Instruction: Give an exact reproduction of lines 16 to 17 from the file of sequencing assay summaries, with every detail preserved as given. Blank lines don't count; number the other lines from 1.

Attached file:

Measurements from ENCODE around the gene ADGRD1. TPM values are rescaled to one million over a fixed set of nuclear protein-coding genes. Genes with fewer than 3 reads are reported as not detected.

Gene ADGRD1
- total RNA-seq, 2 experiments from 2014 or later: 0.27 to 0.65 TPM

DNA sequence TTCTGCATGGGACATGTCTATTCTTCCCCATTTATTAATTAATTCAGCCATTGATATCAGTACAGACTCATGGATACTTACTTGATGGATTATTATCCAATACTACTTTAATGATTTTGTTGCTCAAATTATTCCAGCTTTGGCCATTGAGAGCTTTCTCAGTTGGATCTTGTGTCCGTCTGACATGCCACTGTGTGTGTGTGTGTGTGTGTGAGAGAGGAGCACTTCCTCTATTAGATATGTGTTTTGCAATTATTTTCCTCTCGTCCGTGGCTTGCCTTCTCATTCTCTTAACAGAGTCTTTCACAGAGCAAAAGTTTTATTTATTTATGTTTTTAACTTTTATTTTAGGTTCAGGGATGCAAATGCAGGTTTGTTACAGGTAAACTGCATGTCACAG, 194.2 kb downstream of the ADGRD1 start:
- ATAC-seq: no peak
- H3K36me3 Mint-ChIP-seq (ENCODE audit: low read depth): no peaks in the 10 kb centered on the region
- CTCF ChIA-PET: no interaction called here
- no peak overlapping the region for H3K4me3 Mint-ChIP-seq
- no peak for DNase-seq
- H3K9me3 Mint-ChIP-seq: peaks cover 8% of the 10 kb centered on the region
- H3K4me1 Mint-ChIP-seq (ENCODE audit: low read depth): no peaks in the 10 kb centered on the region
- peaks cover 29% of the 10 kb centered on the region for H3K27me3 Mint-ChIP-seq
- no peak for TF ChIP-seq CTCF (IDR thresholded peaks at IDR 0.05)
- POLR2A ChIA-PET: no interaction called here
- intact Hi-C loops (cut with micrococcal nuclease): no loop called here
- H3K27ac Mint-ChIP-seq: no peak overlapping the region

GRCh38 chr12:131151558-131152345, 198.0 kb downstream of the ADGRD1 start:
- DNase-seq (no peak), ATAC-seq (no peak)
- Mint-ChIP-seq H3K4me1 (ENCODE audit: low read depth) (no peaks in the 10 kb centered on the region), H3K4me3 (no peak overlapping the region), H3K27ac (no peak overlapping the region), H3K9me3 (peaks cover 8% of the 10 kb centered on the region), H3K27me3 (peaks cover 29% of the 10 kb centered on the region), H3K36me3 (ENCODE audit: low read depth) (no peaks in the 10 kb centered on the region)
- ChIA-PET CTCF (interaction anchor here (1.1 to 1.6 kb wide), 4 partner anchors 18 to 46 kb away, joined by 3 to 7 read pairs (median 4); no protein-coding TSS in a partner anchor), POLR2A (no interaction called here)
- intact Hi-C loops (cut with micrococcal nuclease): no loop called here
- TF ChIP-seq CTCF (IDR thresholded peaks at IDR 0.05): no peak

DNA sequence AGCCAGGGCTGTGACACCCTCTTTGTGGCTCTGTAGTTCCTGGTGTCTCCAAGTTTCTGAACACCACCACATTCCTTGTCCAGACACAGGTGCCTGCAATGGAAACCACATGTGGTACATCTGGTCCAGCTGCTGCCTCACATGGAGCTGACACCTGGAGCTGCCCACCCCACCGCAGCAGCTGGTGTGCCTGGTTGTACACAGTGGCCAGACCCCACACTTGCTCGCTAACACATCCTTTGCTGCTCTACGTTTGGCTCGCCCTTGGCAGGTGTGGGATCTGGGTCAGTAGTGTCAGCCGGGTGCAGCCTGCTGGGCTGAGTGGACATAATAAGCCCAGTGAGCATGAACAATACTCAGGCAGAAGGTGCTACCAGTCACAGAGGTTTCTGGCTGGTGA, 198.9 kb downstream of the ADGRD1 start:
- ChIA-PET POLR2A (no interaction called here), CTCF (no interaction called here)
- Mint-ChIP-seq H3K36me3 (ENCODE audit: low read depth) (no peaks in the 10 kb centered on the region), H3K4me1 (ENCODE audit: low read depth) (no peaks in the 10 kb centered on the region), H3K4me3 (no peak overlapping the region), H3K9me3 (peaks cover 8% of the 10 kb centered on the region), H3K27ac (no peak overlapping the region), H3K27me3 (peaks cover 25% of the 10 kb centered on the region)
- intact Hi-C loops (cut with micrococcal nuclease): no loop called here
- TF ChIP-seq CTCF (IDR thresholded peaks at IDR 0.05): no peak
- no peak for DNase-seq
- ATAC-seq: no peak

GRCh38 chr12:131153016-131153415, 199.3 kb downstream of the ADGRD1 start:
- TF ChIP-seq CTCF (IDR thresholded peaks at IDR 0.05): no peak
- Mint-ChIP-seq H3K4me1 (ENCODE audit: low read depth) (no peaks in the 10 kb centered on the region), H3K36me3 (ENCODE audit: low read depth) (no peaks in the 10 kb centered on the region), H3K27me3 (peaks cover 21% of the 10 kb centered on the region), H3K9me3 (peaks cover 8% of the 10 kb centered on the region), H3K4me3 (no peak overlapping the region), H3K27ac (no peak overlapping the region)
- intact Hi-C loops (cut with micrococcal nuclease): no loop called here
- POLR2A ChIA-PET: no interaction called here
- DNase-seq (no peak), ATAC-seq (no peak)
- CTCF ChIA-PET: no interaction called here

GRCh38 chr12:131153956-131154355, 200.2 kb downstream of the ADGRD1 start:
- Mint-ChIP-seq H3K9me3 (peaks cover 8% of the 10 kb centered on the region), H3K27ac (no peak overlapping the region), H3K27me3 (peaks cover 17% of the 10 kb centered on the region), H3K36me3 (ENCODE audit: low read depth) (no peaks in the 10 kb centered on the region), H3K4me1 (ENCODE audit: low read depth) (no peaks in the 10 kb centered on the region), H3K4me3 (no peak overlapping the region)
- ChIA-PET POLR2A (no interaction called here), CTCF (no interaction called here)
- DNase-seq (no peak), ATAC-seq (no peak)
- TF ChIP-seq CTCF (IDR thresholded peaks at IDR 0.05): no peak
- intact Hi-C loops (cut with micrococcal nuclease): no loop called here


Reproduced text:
- H3K27ac Mint-ChIP-seq: no peak overlapping the region

GRCh38 chr12:131151558-131152345, 198.0 kb downstream of the ADGRD1 start: